I have always loved variety—diversity is my only constant. I don’t need direct encouragement or even direct examples for inspiration nearly as much as I need to be around other people active in their own manifestations. Fortunately, I am surrounded by intelligent, passionate, and enterprising people: chemists, managers, artists, teachers, dancers, doctors, economists, urban farmers, musicians, entrepreneurs, lawyers, therapists, bartenders, athletes, programmers, designers, writers, engineers. Their energy, their ideas, their dedication provide me with inspiration akin to the energy surrounding Lakshmi, what creates the wealth that flows from her hands.
Likewise, my daily life is full of inspiration. Every morning I make time for spiritual practice, which includes meditation, chanting, and breathwork. Indians call it puja; my mom calls it prayer time. Regardless of the label, during that time I’m reminded of all that surrounds me, on the most massive cosmic scale to the tiniest atomic distance. I breathe; I consider those inspiring connections.
Weekdays, I practice asana with many of my favorite people. Everyone there inspires me, as we all face our challenges independently, yet still together in the same space. I have witnessed people triumph over injuries and insecurities; they remind me that not only can I go beyond what seems likely, I will transcend what seems possible. One man in his fifties, though he struggles to touch his toes, does backbends that make me feel like a slacker—I see him surpass his challenges in every practice. And I remember when I first taught him a few years ago, when his legs always shook in his first sun salutation.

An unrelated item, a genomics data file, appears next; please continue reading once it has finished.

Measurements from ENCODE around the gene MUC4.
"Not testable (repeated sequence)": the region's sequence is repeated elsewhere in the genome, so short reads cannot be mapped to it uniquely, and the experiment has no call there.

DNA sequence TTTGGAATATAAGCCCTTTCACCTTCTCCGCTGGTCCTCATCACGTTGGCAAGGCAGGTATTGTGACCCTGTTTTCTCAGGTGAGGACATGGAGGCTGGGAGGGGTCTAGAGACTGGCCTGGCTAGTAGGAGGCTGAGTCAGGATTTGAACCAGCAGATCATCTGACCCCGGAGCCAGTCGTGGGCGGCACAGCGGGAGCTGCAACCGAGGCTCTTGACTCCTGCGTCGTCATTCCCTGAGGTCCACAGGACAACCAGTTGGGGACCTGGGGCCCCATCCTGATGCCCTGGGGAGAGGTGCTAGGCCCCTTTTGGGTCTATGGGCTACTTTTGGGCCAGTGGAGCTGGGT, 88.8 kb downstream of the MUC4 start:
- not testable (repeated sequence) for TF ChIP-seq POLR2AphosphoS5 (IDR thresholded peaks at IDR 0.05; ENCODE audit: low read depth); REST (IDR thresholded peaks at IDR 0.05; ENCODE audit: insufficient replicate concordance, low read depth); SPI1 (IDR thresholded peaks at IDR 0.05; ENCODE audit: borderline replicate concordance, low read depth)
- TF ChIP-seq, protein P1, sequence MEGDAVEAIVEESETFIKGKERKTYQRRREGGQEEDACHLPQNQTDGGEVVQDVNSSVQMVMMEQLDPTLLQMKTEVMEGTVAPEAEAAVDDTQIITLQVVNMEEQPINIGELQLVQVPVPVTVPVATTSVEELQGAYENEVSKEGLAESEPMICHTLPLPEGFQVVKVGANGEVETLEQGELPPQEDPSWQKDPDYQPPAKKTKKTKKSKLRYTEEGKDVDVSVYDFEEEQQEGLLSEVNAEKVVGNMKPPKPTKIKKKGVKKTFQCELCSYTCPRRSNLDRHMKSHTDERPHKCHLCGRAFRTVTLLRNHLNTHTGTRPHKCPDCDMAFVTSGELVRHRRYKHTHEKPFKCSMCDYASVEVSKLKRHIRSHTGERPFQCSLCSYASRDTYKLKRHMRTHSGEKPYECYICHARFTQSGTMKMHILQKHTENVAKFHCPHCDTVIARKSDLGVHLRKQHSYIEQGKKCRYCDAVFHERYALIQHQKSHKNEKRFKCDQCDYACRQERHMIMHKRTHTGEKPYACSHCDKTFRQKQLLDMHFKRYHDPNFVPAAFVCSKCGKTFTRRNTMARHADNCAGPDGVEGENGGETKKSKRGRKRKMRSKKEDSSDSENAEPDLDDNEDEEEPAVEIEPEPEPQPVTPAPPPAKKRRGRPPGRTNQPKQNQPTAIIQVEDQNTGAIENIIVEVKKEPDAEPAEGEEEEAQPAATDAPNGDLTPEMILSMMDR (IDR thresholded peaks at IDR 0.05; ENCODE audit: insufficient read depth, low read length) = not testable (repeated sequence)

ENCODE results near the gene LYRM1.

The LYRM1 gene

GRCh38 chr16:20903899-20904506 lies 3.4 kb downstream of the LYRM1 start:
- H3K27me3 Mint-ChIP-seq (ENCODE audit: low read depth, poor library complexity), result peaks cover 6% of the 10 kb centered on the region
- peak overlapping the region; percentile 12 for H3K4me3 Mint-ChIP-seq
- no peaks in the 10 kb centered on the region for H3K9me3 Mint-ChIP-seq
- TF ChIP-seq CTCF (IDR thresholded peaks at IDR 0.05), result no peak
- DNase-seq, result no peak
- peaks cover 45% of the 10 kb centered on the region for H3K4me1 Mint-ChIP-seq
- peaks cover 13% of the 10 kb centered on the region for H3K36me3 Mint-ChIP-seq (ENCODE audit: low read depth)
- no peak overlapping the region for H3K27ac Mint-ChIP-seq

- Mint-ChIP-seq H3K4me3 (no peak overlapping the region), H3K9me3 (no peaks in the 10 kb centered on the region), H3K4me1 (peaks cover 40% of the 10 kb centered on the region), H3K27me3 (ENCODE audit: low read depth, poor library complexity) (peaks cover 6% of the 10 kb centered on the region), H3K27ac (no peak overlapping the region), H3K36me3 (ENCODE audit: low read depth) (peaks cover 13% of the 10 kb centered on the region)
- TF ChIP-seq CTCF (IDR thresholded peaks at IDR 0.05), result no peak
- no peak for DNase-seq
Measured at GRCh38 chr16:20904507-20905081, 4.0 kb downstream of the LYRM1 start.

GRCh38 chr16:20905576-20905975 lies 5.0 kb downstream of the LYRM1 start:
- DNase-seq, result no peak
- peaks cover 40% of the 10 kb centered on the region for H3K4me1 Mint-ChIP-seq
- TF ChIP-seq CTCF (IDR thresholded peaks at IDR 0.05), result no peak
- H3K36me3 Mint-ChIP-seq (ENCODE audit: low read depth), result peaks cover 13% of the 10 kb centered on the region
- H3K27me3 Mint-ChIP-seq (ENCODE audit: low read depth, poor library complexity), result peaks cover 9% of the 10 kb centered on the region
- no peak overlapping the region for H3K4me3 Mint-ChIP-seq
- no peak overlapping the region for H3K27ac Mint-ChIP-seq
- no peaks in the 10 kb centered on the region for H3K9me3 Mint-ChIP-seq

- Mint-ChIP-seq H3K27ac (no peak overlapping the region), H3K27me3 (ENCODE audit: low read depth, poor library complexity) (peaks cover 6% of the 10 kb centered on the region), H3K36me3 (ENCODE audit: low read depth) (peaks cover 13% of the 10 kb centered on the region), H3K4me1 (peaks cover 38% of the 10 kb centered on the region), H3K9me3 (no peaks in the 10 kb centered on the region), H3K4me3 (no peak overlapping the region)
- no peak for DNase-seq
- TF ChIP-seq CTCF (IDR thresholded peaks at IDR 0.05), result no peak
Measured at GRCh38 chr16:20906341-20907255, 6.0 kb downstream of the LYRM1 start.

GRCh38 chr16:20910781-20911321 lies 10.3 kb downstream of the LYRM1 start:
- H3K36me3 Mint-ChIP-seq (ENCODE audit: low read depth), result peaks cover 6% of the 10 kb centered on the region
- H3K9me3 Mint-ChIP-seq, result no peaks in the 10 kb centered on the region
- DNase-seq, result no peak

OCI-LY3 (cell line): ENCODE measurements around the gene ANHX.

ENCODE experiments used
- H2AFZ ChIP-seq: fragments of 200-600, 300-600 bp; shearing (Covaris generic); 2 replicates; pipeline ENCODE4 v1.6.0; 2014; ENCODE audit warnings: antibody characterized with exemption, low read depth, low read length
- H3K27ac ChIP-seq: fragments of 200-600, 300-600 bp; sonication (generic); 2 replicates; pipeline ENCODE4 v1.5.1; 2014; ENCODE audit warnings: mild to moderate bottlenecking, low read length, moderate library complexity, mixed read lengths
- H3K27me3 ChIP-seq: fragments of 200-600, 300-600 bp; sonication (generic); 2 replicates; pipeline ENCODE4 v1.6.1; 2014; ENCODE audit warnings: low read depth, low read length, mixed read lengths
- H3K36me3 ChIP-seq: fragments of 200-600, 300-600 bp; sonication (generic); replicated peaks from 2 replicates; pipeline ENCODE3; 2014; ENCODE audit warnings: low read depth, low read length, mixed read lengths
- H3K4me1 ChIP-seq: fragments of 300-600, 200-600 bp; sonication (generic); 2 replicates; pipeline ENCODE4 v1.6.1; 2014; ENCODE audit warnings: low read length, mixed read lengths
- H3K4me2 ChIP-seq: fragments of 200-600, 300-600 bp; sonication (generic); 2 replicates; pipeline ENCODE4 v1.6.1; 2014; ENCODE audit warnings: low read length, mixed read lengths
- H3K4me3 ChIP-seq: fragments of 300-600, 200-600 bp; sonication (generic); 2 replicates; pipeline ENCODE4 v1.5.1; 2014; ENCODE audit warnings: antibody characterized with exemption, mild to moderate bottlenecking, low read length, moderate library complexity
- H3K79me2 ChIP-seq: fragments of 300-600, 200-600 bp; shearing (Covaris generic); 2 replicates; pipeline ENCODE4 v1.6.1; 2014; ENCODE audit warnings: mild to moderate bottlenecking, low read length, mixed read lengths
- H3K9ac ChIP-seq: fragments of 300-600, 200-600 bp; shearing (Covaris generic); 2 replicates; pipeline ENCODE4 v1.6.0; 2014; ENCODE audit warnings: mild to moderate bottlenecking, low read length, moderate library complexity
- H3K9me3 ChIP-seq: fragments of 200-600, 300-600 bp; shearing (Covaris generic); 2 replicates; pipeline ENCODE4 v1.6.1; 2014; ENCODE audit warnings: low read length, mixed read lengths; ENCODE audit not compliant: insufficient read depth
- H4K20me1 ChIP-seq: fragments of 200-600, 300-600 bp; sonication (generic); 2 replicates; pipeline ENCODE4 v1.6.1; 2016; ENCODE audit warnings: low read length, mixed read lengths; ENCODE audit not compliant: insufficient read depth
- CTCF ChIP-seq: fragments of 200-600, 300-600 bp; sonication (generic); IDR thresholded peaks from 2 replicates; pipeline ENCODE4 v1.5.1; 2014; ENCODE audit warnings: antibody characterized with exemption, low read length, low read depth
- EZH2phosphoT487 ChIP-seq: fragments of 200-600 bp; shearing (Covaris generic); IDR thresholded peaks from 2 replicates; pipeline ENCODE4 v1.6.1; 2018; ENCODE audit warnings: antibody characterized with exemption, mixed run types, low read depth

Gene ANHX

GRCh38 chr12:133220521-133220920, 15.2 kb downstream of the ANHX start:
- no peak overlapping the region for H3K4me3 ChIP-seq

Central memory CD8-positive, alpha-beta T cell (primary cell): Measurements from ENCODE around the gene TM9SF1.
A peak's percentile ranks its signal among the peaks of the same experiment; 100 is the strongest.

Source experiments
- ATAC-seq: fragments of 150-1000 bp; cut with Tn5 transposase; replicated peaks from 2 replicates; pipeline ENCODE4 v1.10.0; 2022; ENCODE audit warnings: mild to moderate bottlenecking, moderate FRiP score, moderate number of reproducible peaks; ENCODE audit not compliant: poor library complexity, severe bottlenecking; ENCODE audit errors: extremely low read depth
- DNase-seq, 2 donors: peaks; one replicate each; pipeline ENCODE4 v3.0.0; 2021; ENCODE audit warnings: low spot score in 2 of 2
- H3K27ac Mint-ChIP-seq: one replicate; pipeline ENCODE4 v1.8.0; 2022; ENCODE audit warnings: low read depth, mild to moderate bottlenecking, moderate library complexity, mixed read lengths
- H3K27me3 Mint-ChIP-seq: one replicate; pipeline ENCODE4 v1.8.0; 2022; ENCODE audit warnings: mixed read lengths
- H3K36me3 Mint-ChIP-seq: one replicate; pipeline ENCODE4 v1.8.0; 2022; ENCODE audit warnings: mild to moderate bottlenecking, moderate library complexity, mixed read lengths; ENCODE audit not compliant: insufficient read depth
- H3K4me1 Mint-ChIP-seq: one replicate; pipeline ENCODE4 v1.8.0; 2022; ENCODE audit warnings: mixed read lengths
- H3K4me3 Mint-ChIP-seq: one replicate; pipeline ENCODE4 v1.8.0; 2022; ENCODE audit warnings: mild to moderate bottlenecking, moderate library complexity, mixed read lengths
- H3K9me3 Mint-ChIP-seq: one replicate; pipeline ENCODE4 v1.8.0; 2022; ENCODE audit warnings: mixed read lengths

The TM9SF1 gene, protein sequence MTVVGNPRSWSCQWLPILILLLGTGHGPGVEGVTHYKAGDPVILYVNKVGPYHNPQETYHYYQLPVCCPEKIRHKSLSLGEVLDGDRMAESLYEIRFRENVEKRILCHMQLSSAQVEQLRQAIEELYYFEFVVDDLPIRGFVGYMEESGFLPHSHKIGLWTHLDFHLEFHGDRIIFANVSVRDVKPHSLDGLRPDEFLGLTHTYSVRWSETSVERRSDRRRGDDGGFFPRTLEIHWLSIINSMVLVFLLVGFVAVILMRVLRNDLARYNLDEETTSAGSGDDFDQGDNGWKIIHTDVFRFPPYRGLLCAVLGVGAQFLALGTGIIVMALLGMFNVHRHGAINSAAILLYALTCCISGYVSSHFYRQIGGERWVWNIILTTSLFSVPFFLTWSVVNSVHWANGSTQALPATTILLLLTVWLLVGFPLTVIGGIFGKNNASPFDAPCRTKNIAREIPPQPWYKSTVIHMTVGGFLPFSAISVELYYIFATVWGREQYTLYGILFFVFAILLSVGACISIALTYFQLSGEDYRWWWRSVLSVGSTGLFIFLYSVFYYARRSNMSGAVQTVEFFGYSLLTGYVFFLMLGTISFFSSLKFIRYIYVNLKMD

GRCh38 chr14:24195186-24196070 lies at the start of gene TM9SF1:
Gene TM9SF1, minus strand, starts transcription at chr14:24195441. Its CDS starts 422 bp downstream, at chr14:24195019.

Off the mat, my life is a mix of work and creative projects. Over the years I’ve assembled stimulating, meaningful, and somewhat lucrative work, both paid and volunteer. I teach a lot of subjects (mostly Spanish, English, and writing), to students from pre-k to adults. Most people recognize that teaching can be rewarding—I am inspired whether students link math concepts together or reconcile breath and body in asanas.
Moreover, my teaching situations are often wildly entertaining. I have pre-k toddlers who sing songs in Spanish, other elementary kids who love to say crazy things, such as “Soy de EARWAX!” One day they were fixated on chanting “weasel mermaid swimming in your marmalade,” and I allowed them to continue only if they said the phrase in Spanish. It was better than a tongue-twister.
Other projects are variations of my work—also stimulating and meaningful, though not as lucrative. No one pays me to be the (self-appointed) social director for my yoga studio, but we needed one, for occasions when we don’t get up early the next morning.
Usually work and creativity don’t feel that different—work requires creativity, creativity requires work. Sometimes I don’t easily discern what pays me and what doesn’t—my approach is the same for everything I do. For the most part, I have a marrow-deep satisfaction. My cup runneth over.